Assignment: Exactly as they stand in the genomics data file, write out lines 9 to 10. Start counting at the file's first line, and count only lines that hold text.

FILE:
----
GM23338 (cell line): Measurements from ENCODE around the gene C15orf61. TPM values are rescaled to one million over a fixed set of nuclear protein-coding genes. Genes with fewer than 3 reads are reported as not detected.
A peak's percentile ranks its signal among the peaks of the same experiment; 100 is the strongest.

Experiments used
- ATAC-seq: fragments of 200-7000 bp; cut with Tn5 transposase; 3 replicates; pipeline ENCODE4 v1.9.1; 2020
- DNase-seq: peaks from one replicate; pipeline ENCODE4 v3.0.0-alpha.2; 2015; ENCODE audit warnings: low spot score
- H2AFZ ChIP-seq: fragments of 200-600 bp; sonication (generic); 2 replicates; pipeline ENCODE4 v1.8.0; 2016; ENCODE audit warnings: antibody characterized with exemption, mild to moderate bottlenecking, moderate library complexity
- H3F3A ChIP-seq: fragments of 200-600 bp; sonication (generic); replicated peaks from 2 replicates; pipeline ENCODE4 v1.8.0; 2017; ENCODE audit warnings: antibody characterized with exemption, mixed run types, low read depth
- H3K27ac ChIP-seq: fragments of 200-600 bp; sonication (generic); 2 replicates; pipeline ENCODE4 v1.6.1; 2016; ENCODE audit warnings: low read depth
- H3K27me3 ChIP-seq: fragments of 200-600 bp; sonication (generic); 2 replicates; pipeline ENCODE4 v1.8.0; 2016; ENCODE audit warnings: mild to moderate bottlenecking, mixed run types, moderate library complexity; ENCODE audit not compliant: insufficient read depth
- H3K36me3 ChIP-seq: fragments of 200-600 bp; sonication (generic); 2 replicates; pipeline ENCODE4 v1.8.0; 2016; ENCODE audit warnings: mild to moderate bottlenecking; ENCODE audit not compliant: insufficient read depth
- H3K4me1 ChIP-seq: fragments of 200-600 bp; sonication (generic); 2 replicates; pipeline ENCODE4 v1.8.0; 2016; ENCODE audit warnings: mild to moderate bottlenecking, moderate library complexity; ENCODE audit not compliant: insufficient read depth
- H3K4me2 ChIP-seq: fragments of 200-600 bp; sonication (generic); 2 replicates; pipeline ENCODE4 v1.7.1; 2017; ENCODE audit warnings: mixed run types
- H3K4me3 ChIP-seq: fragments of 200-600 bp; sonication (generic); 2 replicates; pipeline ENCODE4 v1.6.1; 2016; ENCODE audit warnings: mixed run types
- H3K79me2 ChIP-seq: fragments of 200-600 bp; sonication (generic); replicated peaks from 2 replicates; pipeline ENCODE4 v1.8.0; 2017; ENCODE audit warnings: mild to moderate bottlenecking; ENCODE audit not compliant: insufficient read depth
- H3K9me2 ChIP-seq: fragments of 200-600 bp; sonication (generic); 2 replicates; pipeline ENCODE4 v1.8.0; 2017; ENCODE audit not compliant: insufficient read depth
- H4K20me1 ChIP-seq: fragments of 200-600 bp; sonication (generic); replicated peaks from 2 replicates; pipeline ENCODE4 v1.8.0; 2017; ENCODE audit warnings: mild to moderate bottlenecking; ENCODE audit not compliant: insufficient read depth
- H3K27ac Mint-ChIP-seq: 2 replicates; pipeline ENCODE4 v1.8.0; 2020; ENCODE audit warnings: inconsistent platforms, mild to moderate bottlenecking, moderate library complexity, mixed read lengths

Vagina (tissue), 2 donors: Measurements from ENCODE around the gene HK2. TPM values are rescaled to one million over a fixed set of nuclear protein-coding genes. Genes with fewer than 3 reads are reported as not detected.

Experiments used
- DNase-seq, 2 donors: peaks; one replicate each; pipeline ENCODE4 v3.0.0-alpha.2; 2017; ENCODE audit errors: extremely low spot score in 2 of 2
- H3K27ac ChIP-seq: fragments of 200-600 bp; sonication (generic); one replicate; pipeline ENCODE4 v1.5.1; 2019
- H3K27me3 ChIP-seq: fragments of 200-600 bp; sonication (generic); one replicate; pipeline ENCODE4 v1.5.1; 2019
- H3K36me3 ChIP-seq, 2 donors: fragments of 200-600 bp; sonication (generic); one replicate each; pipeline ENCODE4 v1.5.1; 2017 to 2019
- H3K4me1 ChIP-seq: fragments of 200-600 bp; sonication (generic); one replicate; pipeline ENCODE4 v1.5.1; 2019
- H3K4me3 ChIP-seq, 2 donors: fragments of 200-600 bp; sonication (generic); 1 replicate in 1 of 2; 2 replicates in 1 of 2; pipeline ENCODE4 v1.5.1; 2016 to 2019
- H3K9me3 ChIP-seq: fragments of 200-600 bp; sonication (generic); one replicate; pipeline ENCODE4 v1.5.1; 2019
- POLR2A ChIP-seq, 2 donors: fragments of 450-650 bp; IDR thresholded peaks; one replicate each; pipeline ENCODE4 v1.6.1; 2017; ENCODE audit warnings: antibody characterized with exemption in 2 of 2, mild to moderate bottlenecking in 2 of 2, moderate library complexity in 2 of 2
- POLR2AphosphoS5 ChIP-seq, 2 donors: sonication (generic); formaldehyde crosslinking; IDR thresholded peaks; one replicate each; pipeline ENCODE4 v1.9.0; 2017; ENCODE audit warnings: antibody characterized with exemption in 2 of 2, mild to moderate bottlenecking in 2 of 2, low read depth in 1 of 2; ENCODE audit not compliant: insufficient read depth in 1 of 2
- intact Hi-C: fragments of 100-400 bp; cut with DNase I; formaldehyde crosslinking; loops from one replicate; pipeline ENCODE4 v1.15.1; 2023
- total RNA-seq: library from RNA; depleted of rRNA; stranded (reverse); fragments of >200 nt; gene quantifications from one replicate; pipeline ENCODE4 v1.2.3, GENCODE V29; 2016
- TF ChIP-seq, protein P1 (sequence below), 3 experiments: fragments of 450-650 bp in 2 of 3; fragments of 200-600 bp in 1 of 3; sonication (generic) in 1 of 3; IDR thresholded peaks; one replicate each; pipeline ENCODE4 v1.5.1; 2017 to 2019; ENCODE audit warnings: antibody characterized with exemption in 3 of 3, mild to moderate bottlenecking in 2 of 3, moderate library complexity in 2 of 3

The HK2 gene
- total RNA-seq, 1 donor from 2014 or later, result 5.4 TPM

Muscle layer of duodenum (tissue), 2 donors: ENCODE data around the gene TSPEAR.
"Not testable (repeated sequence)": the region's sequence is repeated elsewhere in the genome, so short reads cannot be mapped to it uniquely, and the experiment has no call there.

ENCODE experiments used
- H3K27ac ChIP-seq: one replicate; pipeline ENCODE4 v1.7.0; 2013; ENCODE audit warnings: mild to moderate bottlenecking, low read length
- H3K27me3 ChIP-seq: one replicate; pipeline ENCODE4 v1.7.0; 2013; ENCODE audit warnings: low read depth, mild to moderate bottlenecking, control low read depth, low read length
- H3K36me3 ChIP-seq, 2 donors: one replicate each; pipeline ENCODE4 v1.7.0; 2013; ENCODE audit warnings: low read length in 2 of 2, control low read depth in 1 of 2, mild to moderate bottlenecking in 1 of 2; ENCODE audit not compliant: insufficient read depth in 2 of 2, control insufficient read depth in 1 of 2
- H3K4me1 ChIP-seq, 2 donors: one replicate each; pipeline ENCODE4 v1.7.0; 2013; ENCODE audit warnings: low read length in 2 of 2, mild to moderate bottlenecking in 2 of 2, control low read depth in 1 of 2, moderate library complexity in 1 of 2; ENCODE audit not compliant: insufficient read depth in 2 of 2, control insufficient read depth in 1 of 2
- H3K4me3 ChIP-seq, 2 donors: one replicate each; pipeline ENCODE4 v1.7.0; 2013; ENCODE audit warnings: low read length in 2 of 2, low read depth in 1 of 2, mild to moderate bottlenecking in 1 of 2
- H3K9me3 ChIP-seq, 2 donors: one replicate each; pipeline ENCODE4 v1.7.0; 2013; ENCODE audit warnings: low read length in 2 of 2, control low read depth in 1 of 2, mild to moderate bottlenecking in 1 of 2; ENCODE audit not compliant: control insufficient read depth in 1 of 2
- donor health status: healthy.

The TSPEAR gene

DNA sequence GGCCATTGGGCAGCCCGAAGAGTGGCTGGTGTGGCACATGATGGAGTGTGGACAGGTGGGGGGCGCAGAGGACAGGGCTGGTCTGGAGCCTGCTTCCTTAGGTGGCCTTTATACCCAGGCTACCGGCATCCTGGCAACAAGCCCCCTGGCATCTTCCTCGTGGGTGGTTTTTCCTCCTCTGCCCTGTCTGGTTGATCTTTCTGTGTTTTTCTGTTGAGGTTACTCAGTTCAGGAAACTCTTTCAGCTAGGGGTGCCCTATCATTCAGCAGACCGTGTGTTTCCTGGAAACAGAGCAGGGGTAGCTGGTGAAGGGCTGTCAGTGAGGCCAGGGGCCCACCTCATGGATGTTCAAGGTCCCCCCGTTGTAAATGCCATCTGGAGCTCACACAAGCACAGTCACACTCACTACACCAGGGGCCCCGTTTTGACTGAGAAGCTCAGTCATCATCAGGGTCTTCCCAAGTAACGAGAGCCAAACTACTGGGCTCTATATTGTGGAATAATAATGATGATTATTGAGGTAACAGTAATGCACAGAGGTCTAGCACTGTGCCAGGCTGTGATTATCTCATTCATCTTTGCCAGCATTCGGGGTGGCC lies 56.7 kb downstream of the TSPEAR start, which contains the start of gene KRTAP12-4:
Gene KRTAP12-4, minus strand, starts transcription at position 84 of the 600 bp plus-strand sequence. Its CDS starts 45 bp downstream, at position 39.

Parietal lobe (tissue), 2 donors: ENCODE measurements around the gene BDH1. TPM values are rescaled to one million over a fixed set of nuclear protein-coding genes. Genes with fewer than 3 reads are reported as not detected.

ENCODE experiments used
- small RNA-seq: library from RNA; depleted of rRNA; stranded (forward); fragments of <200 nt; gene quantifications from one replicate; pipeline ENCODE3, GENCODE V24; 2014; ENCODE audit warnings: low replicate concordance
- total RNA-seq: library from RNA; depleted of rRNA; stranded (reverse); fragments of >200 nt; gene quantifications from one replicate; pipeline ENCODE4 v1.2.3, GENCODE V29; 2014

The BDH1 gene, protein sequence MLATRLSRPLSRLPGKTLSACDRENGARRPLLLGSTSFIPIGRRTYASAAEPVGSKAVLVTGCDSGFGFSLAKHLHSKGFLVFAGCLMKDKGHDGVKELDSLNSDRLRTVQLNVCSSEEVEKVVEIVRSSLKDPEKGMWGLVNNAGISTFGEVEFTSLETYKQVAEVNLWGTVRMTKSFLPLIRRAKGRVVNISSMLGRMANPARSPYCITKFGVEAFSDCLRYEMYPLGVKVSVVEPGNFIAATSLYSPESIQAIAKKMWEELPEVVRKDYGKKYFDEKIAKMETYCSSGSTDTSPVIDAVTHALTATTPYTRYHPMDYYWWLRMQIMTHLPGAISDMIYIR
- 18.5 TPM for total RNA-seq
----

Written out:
- H3K27me3 ChIP-seq: fragments of 200-600 bp; sonication (generic); 2 replicates; pipeline ENCODE4 v1.8.0; 2016; ENCODE audit warnings: mild to moderate bottlenecking, mixed run types, moderate library complexity; ENCODE audit not compliant: insufficient read depth
- H3K36me3 ChIP-seq: fragments of 200-600 bp; sonication (generic); 2 replicates; pipeline ENCODE4 v1.8.0; 2016; ENCODE audit warnings: mild to moderate bottlenecking; ENCODE audit not compliant: insufficient read depth